From Grass Point, the track climbs steeply along tall dolerite cliffs to the summit of Fluted Cape (families can skip this part and head back from Grass Point for a gentler 1.5 hour return walk). Enjoy distant views to the Tasman Peninsula and look up for soaring white-bellied sea eagles.

Fluted Cape
Image: @4designssake/Instagram

5. Cape Queen Elizabeth Track

Time: 3 hours return
Distance: 12 km return

The enchanting Cape Queen Elizabeth Track is on many a bucket list, combining beach and bush adventure. Trek between Big Lagoon and Little Lagoon, enjoy spectacular views of The Neck and Adventure Bay, walk through beautiful coastal heath, spot rich birdlife (including the rare forty-spotted pardalote), and discover remote Miles Beach with its hidden fisherman’s shack. The rocky archway in the sand at Mars Bluff is a real highlight!

Mars Bluff
Image: @tom.ella.moments/Instagram

6. East Cloudy Head Track

Time: 4 hours return
Distance: 12 km return

The East Cloudy Head Track begins with a 3 km walk along the windswept beach at Cloudy Bay in the South Bruny National Park. Nesting shorebirds lay their eggs amongst the beach debris during spring and summer, so please walk along the wet sand.

At the end of Cloudy Beach, the track follows a small creek inland before climbing 3 km through colourful bird-filled heathland to East Cloudy Head. Enjoy spectacular views along the south coast of Bruny Island to The Friars (home to a noisy fur seal colony). Gaze to the west and north-west for views towards the southern ranges and kunanyi/Mt Wellington.

East Cloudy Head Track
Image: @bogholesbuckethats/Instagram

Please note, the walking times are a general guide—you may complete the track more quickly or take longer if you spend more time enjoying the scenery.

Free camping is available at The Neck, Cloudy Corner, The Pines, and Jetty Beach. For accommodation options, see Where to Stay.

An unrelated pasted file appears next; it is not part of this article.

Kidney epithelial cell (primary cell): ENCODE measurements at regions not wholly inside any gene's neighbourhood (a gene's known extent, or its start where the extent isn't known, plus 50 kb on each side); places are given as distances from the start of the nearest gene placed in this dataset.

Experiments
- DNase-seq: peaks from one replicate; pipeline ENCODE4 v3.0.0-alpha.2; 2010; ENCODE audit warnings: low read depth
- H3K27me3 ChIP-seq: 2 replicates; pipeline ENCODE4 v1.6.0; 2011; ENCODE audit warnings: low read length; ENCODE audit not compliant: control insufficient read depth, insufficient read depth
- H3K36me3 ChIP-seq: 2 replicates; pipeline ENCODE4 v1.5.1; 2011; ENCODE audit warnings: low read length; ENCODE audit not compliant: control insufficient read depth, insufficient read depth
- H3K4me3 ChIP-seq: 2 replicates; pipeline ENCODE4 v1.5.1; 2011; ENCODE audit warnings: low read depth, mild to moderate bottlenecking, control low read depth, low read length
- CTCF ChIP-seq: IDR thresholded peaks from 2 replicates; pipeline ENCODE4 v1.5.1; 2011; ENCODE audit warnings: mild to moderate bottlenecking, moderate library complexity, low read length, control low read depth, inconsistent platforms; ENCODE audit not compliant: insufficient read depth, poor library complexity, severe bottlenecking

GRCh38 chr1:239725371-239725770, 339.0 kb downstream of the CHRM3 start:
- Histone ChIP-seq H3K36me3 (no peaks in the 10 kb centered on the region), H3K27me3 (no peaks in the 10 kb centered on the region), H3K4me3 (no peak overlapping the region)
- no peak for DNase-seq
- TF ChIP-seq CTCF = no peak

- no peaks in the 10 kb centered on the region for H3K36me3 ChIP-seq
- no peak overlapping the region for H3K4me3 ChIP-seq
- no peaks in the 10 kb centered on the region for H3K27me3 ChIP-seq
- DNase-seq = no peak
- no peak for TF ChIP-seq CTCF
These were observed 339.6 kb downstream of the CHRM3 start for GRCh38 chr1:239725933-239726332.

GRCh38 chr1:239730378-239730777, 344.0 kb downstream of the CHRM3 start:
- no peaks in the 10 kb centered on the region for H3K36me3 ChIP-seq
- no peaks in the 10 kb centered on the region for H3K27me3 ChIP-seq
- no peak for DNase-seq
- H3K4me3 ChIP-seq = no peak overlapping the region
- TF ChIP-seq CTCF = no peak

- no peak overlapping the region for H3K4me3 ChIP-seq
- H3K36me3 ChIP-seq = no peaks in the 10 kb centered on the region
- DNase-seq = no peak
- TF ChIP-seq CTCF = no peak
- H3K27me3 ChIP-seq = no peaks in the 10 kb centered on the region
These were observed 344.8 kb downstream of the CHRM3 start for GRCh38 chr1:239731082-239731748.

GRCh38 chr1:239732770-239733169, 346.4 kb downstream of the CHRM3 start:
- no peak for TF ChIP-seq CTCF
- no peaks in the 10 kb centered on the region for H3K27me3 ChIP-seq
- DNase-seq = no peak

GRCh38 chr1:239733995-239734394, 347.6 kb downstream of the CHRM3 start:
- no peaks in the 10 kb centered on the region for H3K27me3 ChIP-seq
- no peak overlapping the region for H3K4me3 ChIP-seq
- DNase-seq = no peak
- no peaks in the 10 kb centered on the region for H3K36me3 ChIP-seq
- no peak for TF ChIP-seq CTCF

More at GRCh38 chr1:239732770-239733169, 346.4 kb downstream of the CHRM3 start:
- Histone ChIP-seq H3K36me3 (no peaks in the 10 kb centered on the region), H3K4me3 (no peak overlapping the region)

We love it when you share your adventures with us! Share your snaps by tagging @hobartandbeyond and using #HobartandBeyond on Instagram and Facebook – we’ll share our favourite pics on social media and in the blog.


Related posts:

Cafes in Southern Tasmania – Fuel up before your next adventures

Weekend adventure: 7 things to do on Bruny Island

Bushwalking in Southern Tasmania

50 ideas for adventures in Southern Tasmania

 

Header image: Cape Queen Elizabeth Trail by Jess Bonde

 

For more great events in southern Tasmania, be sure to visit our Events page.

We love it when you share your adventures with us! Share your snaps by tagging @hobartandbeyond and using #HobartandBeyond on Instagram and Facebook – we’ll share our favourite pics on social media and in the blog.

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We acknowledge the Tasmanian Aboriginal people and their enduring custodianship of lutruwita / Tasmania. We honour 40,000 years of uninterrupted care, protection and belonging to these islands, before the invasion and colonisation of European settlement.

As a destination that welcomes visitors to these lands, we acknowledge our responsibility to represent to our visitors, Tasmania’s deep and complex history, fully, respectfully and truthfully.

We acknowledge the Aboriginal people who continue to care for this country today. We pay our respects to their elders, past and present. We honour their stories, songs, art, and culture, and their aspirations for the future of their people and these lands. We respectfully ask that tourism be a part of that future.